I magine over the years that West Ham United had a decent fox in the box-esque striker who could gobble up all those chances we have created over the seasons for the likes of Ilan, Carlton Cole, Mido and Benny McCarthy to miss.
Well we had one once, and he has since gone onto to have a decent time of things even if his career wasn’t full of all the glitz and glamour like the others that he followed out the door. He may not have won titles like Frank Lampard and Michael Carrick and Joe Cole, but his departure was perhaps the most controversial of all, and the one the Hammers faithful all wish never happened.
He is like the break-up you wish you never had, the one that got away if you like, the one you still pine for at the darkest of times and wish you had never let go. Yes they were a nightmare, and yes they got on your nerves at times, but they were the best you ever had.
Now I am not saying this player is the best player West Ham have ever produced but of his ilk we have seldom oft en produced a player of his talent and the fact we let him go to Tottenham of all places still leaves a sour taste in the mouth.I am of course talking about Jermain Defoe, the former Hammers forward that was so desperate to escape the East End that he flew into reckless tackles on a regular basis just so he didn’t have to ply his trade in the Championship for West Ham.
Legend has since said that the youngster was poorly advised by his agent so what would have become of Defoe had his agent not got into his head? Would he still be a Hammer? Would the Hammers be a more successful outfi t? Would Defoe find himself at a struggling Sunderland side or would he be the ultimate Irons hero banging in the goals at the Hammers shiny new home?
Of course, these are all ifs, buts and maybes. But as I watched on at the Hawthorns it was painfully obvious we were missing that fox in the box figure, and Defoe would be the perfect foil for the likes of Simone Zaza and Jonathon Calleri. Defoe alongside Andy Carroll is a partnership that just screams goals with balls from Manuel Lanzini, Dimitri Payet and Sofaine Feghouli whipping balls in from the wing for Carroll to knock down to his diminutive striking partner.
Th e now 33-year-old has always been a prolific forward wherever he has been, starting his career in the Charlton academy before joining the Hammers in the late nineties. The youngster went on to make 93 appearances in claret and blue before turning into quite a controversial figure in E13, he immediately alienated the Hammers faithful by slapping in a transfer request just 24 hours after the Hammers endured the heartbreak of relegation in Birmingham.
He later released another statement admitting he handled the move ‘poorly and would give West Ham 100 per cent’, but his actions on the pitch spoke louder than those that came out of his mouth. He saw red three times in the Hammers maiden voyage into the Championship under Alan Pardew, indeed he would only make 22 appearances out of a possible 34 second division games for Pardew’s men before completing a move to the Hammers arch-rivals Tottenham Hotspur.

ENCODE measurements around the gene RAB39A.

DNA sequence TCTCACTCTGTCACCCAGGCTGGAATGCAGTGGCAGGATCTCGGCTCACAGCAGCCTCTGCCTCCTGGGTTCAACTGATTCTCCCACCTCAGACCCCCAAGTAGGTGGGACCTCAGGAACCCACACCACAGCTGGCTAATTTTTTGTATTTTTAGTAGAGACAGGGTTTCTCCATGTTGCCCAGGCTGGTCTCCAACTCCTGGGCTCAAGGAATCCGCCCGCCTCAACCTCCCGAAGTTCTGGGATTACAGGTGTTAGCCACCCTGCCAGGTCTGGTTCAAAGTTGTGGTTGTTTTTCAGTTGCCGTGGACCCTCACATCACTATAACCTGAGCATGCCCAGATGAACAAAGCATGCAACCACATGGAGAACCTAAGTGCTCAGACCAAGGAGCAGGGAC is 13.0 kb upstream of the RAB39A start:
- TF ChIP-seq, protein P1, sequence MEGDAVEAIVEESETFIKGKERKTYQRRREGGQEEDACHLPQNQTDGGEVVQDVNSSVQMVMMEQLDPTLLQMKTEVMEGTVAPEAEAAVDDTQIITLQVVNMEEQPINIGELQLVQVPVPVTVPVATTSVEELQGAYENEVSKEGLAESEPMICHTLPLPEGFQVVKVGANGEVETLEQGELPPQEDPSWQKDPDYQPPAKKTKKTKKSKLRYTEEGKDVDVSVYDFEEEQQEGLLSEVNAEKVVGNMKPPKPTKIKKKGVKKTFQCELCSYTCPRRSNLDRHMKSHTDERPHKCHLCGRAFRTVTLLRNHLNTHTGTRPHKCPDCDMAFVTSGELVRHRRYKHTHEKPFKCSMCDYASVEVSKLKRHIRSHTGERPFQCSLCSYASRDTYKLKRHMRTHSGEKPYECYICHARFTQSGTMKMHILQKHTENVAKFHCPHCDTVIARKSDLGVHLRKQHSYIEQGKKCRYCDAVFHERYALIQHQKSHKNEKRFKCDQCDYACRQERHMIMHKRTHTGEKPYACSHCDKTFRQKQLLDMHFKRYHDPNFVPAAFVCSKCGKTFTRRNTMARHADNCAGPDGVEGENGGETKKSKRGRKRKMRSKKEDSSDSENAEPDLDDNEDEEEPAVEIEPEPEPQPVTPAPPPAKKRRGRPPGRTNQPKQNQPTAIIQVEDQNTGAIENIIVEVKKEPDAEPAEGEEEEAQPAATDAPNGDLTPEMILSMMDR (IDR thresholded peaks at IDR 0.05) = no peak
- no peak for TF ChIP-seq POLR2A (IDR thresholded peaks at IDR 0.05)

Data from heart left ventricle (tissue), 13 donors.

Upon handing in his transfer request he insisted that any move would be firmly for his career and further his personal ambitions. Now it would be foolish for me to suggest he has had a poor career since leaving the Hammers, he enjoyed Champions League football with Tottenham and European football with Portsmouth and has had a successful England career
But since those heady days his career has stagnated somewhat and he even moved to Canada to play for Toronto FC briefly. Not many players stick with one club, but had Defoe stayed in E13, you can bet that he would have found hero status and would have entered the London Stadium as a Hammers great.
Having him in the side would not only have helped us avoid relegation under Grant but you can bet the Hammers would be playing in the Champions League right now with Defoe in the attack. West Ham have been so often the nearly men, and with the 33-year-old in tow, the Hammers would have achieved so much more than they have thus far, I would have expected us to have won a trophy had we had a player like Defoe in our side. Indeed, in an interview in 2013 on ITV4’s Sports Life Stories, Defoe revealed his regret in leaving the Hammers, admitting it was a ‘massive, massive mistake’.
I actually feel sorry for JD, it appears the advice from his agent wasn’t great and now he has received hate his entire career from the Hammers faithful. He has enjoyed a successful career, but every boy dreams of taking the club you start your career with to glory, and I am sure he has a nagging doubt and thoughts of what if? But that’s sport, and whilst he may look back in frustration, I can tell you now not as much as the West Ham faithful look back and wish he had stayed.
Make no bones about it, Defoe has had a terrific career, and I am sure West Ham needed him over the years more than he needed us. But I firmly believe that Jermain will retire thinking he has unfinished business with the Hammers.